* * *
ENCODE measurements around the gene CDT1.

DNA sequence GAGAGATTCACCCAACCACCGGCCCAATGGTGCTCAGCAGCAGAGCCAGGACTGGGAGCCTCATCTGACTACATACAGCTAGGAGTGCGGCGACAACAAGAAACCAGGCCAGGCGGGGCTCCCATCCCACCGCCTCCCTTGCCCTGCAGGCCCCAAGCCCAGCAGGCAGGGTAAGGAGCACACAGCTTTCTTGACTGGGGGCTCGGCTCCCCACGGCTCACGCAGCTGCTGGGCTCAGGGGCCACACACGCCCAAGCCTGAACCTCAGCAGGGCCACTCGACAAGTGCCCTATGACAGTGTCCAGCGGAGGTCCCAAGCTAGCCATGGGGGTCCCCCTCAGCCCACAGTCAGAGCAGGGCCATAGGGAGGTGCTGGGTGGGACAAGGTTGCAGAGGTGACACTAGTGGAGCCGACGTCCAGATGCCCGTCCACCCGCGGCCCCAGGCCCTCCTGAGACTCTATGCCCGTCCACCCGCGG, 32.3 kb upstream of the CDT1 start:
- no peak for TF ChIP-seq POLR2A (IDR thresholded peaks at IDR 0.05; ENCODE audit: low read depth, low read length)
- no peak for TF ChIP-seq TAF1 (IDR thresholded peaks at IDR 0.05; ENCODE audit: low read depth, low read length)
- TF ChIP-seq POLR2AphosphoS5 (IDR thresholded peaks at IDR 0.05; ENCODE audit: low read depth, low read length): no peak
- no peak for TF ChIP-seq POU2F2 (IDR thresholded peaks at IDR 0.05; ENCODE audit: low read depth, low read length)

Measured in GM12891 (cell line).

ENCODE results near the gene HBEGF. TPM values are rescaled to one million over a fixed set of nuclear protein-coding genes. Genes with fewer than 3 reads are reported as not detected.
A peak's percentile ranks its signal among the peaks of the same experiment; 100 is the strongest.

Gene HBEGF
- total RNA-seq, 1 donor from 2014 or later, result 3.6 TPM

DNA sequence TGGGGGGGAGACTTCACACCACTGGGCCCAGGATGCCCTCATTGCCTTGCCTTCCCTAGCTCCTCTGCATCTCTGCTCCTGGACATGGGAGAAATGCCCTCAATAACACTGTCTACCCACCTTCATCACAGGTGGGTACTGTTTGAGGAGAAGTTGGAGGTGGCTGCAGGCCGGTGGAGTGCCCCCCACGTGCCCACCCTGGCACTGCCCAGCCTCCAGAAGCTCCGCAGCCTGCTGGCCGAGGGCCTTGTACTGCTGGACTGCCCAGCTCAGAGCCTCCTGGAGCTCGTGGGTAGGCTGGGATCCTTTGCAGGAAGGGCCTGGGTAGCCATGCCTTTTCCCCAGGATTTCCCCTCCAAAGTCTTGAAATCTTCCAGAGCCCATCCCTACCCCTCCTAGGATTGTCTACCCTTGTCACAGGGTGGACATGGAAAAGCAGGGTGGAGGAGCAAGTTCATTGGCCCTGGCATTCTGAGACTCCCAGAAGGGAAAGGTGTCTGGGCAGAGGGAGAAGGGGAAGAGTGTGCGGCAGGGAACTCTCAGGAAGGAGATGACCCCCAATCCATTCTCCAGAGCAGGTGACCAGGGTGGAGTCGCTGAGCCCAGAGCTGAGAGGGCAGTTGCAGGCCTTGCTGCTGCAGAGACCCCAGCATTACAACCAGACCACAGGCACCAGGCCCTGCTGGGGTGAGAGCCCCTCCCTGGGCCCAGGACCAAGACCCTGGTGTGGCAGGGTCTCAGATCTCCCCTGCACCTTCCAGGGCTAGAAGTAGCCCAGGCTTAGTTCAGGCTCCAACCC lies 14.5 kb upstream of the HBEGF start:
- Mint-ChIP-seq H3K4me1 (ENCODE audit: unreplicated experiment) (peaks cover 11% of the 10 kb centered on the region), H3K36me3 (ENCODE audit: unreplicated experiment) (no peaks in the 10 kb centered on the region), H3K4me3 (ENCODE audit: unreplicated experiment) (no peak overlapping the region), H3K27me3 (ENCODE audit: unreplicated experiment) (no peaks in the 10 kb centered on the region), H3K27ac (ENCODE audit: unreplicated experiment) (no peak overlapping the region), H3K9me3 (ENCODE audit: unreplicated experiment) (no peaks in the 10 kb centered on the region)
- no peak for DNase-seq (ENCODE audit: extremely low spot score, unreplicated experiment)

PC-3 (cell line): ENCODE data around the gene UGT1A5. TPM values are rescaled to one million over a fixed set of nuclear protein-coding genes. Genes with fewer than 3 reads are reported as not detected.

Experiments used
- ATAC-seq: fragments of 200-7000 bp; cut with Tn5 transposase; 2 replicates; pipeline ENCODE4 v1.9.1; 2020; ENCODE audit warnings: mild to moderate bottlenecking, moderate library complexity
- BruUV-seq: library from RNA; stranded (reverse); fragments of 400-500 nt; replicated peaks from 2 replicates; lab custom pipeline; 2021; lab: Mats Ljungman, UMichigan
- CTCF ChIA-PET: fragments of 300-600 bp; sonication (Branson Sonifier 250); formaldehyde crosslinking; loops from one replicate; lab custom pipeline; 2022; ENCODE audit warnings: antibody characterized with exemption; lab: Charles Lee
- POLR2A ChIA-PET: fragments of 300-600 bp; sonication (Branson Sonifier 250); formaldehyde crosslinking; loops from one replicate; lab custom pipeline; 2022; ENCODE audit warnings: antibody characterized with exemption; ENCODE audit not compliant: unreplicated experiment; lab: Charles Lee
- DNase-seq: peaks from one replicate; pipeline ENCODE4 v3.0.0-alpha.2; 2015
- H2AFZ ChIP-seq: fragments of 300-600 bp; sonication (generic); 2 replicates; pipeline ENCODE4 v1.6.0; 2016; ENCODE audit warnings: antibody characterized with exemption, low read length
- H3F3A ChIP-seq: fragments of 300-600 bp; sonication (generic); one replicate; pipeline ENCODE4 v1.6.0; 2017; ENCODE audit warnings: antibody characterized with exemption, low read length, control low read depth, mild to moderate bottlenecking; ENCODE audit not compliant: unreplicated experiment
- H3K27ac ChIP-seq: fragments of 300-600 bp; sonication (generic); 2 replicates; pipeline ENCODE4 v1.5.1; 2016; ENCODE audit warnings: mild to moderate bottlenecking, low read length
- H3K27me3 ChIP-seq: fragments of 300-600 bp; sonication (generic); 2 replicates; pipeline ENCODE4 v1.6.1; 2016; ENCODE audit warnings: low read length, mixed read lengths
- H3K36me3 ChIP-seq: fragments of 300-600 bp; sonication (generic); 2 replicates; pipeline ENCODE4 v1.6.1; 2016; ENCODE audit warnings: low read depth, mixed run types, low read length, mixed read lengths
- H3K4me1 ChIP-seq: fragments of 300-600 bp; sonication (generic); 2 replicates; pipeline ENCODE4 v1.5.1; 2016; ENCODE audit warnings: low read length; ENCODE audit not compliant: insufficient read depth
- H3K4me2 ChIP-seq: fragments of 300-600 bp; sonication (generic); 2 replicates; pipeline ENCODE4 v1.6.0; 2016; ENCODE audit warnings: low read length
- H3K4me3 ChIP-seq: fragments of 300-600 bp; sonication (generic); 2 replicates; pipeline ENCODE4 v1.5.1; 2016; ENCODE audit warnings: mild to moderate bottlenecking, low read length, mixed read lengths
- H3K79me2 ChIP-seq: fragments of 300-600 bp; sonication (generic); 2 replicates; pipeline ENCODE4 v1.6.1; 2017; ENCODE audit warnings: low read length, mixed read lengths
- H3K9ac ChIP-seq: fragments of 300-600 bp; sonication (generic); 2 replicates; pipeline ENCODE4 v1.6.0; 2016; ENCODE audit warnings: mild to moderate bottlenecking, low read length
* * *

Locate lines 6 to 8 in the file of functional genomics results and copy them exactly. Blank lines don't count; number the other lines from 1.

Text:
- no peak for TF ChIP-seq POU2F2 (IDR thresholded peaks at IDR 0.05; ENCODE audit: low read depth, low read length)

Measured in GM12891 (cell line).

ENCODE results near the gene HBEGF. TPM values are rescaled to one million over a fixed set of nuclear protein-coding genes. Genes with fewer than 3 reads are reported as not detected.